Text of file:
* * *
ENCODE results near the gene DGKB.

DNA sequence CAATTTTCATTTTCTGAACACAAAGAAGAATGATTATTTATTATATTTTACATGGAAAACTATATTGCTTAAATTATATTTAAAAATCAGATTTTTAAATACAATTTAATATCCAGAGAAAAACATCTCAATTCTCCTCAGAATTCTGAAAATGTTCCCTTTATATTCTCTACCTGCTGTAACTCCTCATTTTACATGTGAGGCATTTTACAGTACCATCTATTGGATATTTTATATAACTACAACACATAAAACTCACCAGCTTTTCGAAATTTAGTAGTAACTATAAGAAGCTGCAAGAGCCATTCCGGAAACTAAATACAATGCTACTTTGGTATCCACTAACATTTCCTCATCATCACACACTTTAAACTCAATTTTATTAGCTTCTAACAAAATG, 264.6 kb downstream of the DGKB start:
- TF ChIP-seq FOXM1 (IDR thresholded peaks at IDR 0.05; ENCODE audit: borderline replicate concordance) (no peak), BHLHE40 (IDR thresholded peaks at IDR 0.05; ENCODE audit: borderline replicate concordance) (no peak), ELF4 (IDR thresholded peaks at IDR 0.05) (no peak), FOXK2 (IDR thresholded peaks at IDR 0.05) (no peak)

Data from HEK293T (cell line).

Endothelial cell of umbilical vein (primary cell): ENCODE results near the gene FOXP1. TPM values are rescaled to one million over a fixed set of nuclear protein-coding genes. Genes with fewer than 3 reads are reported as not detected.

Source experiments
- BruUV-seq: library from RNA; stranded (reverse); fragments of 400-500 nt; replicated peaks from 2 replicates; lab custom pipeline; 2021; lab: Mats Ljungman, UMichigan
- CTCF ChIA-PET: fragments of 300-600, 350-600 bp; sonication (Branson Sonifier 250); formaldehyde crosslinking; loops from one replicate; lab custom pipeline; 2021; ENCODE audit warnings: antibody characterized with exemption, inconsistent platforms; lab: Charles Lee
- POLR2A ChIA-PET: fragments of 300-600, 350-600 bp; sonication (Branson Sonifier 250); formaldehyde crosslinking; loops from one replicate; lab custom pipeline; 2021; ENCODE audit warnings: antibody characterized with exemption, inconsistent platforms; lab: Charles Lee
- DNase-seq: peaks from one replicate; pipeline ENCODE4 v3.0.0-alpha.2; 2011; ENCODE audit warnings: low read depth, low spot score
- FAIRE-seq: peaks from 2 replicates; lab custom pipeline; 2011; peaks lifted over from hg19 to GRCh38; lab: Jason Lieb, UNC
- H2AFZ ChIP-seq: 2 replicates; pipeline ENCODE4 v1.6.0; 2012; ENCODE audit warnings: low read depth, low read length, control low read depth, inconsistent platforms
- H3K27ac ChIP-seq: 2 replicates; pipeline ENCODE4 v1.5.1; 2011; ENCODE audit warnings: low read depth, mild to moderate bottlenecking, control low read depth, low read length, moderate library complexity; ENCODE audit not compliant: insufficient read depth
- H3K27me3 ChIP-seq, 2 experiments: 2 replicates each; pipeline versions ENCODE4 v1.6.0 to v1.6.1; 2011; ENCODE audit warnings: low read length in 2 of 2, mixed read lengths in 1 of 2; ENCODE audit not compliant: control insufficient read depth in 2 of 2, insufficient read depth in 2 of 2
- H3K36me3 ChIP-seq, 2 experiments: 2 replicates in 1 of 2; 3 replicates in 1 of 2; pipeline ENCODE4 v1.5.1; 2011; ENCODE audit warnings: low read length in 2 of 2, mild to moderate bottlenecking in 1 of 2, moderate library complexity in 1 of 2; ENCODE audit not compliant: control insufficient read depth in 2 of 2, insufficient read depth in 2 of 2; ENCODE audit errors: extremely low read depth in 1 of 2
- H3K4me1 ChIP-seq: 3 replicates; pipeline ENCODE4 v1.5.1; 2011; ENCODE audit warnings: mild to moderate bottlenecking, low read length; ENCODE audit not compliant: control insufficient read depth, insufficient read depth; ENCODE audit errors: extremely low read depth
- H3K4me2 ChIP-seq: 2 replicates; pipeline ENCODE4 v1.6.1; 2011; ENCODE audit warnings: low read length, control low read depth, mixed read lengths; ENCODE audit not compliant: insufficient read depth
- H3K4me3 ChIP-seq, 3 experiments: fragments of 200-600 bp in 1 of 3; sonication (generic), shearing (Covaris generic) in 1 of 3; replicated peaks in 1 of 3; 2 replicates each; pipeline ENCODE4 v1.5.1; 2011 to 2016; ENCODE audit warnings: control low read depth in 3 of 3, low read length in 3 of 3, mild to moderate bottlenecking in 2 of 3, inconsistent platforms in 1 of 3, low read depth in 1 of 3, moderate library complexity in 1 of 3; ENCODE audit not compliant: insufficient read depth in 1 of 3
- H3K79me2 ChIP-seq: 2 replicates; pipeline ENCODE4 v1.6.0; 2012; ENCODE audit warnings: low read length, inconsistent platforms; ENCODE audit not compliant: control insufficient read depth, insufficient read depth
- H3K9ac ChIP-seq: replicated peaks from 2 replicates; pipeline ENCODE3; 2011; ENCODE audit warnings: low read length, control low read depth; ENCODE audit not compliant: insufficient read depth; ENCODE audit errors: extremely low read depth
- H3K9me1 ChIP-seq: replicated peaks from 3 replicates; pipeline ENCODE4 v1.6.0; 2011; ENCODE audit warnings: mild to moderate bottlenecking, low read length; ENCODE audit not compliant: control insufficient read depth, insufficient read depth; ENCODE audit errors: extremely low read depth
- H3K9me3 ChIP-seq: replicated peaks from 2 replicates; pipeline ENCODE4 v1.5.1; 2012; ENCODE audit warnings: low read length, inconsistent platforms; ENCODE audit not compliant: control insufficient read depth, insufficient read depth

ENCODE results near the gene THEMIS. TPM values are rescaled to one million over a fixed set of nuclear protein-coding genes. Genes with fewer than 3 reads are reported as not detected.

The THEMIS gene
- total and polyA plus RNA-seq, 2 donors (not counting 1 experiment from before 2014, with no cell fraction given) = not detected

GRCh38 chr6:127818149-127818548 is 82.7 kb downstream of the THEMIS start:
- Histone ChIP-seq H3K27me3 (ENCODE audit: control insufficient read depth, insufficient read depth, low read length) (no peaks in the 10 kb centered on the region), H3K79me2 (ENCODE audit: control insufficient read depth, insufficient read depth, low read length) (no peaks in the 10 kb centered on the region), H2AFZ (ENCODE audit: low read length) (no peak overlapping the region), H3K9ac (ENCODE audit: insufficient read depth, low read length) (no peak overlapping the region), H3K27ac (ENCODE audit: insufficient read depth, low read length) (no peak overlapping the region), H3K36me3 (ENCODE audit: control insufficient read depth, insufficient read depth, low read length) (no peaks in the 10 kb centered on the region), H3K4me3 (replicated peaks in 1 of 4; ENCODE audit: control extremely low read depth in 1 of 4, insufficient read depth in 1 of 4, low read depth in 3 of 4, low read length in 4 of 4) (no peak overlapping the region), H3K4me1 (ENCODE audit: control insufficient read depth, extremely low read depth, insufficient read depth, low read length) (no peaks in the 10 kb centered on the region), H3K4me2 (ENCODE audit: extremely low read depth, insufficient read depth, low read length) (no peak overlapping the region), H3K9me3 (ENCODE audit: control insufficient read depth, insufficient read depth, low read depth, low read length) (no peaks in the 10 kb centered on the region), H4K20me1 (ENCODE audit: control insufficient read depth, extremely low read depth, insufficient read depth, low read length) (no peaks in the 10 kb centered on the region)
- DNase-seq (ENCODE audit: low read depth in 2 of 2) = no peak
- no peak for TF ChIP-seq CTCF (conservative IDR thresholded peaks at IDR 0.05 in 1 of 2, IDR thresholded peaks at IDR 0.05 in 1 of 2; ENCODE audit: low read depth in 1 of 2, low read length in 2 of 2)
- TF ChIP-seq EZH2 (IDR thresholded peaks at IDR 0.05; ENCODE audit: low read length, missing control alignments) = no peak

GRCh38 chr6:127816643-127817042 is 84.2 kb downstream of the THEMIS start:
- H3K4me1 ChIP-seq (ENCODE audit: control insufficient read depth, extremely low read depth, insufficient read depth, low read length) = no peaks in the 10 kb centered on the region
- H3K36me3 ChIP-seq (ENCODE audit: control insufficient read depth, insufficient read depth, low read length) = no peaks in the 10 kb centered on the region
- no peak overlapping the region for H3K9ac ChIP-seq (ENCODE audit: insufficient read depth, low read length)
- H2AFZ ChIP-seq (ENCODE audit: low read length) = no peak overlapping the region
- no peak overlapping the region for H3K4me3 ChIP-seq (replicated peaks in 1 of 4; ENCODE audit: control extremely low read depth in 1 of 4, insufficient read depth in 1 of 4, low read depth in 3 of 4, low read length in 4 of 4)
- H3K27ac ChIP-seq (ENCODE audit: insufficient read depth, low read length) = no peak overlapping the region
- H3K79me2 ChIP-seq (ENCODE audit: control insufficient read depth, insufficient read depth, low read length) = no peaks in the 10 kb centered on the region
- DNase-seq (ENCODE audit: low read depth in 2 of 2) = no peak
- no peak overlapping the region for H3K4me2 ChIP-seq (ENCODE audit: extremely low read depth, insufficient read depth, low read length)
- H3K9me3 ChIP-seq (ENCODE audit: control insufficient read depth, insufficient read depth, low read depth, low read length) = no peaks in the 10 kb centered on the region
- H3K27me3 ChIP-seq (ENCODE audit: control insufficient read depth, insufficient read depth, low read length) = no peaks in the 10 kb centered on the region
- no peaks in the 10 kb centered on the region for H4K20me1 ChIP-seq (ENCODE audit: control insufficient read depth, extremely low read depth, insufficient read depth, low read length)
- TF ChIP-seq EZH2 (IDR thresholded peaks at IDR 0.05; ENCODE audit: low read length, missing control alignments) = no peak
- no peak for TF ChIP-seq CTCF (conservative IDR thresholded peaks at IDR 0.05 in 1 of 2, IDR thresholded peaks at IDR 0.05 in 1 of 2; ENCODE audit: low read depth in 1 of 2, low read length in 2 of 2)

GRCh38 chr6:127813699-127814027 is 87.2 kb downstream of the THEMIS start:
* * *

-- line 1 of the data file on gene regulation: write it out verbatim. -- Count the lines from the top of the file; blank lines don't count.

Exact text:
ENCODE results near the gene DGKB.